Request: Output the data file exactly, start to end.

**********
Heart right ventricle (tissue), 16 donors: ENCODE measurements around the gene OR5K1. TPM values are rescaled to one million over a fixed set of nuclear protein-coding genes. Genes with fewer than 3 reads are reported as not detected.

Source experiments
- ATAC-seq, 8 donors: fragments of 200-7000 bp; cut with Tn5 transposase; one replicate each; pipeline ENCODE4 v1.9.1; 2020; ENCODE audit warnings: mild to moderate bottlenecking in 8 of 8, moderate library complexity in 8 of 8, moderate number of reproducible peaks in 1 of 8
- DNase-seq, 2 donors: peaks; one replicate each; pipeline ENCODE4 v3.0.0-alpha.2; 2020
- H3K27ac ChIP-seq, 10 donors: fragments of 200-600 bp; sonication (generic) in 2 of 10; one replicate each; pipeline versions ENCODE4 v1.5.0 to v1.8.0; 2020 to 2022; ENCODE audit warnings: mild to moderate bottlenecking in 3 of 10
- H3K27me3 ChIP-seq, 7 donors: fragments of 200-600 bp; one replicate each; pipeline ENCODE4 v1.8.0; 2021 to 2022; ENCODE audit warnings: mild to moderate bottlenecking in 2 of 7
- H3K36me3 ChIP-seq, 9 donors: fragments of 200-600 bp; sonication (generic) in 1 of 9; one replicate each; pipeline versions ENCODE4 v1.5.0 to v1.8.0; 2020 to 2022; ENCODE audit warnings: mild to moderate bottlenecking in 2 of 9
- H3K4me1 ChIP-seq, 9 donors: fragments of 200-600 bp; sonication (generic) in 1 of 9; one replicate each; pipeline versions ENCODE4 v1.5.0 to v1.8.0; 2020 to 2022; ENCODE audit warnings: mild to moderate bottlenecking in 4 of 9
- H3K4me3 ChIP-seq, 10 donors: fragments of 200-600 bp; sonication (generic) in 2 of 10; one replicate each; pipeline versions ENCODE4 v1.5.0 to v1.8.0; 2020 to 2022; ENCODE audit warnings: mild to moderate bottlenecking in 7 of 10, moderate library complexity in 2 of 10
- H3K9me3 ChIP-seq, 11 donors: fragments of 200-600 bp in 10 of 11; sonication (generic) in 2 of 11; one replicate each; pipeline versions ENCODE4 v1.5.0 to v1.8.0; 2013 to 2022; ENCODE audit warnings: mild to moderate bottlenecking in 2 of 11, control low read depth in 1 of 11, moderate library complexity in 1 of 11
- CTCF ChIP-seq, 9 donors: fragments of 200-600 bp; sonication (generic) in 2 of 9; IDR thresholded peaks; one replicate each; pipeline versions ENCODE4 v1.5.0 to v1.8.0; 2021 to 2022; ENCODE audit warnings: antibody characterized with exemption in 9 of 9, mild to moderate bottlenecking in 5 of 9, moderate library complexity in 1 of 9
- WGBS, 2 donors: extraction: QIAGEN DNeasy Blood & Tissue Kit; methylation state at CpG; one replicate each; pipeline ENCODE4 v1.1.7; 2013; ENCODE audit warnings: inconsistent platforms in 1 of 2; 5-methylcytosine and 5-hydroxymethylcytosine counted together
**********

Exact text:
Heart right ventricle (tissue), 16 donors: ENCODE measurements around the gene OR5K1. TPM values are rescaled to one million over a fixed set of nuclear protein-coding genes. Genes with fewer than 3 reads are reported as not detected.

Source experiments
- ATAC-seq, 8 donors: fragments of 200-7000 bp; cut with Tn5 transposase; one replicate each; pipeline ENCODE4 v1.9.1; 2020; ENCODE audit warnings: mild to moderate bottlenecking in 8 of 8, moderate library complexity in 8 of 8, moderate number of reproducible peaks in 1 of 8
- DNase-seq, 2 donors: peaks; one replicate each; pipeline ENCODE4 v3.0.0-alpha.2; 2020
- H3K27ac ChIP-seq, 10 donors: fragments of 200-600 bp; sonication (generic) in 2 of 10; one replicate each; pipeline versions ENCODE4 v1.5.0 to v1.8.0; 2020 to 2022; ENCODE audit warnings: mild to moderate bottlenecking in 3 of 10
- H3K27me3 ChIP-seq, 7 donors: fragments of 200-600 bp; one replicate each; pipeline ENCODE4 v1.8.0; 2021 to 2022; ENCODE audit warnings: mild to moderate bottlenecking in 2 of 7
- H3K36me3 ChIP-seq, 9 donors: fragments of 200-600 bp; sonication (generic) in 1 of 9; one replicate each; pipeline versions ENCODE4 v1.5.0 to v1.8.0; 2020 to 2022; ENCODE audit warnings: mild to moderate bottlenecking in 2 of 9
- H3K4me1 ChIP-seq, 9 donors: fragments of 200-600 bp; sonication (generic) in 1 of 9; one replicate each; pipeline versions ENCODE4 v1.5.0 to v1.8.0; 2020 to 2022; ENCODE audit warnings: mild to moderate bottlenecking in 4 of 9
- H3K4me3 ChIP-seq, 10 donors: fragments of 200-600 bp; sonication (generic) in 2 of 10; one replicate each; pipeline versions ENCODE4 v1.5.0 to v1.8.0; 2020 to 2022; ENCODE audit warnings: mild to moderate bottlenecking in 7 of 10, moderate library complexity in 2 of 10
- H3K9me3 ChIP-seq, 11 donors: fragments of 200-600 bp in 10 of 11; sonication (generic) in 2 of 11; one replicate each; pipeline versions ENCODE4 v1.5.0 to v1.8.0; 2013 to 2022; ENCODE audit warnings: mild to moderate bottlenecking in 2 of 11, control low read depth in 1 of 11, moderate library complexity in 1 of 11
- CTCF ChIP-seq, 9 donors: fragments of 200-600 bp; sonication (generic) in 2 of 9; IDR thresholded peaks; one replicate each; pipeline versions ENCODE4 v1.5.0 to v1.8.0; 2021 to 2022; ENCODE audit warnings: antibody characterized with exemption in 9 of 9, mild to moderate bottlenecking in 5 of 9, moderate library complexity in 1 of 9
- WGBS, 2 donors: extraction: QIAGEN DNeasy Blood & Tissue Kit; methylation state at CpG; one replicate each; pipeline ENCODE4 v1.1.7; 2013; ENCODE audit warnings: inconsistent platforms in 1 of 2; 5-methylcytosine and 5-hydroxymethylcytosine counted together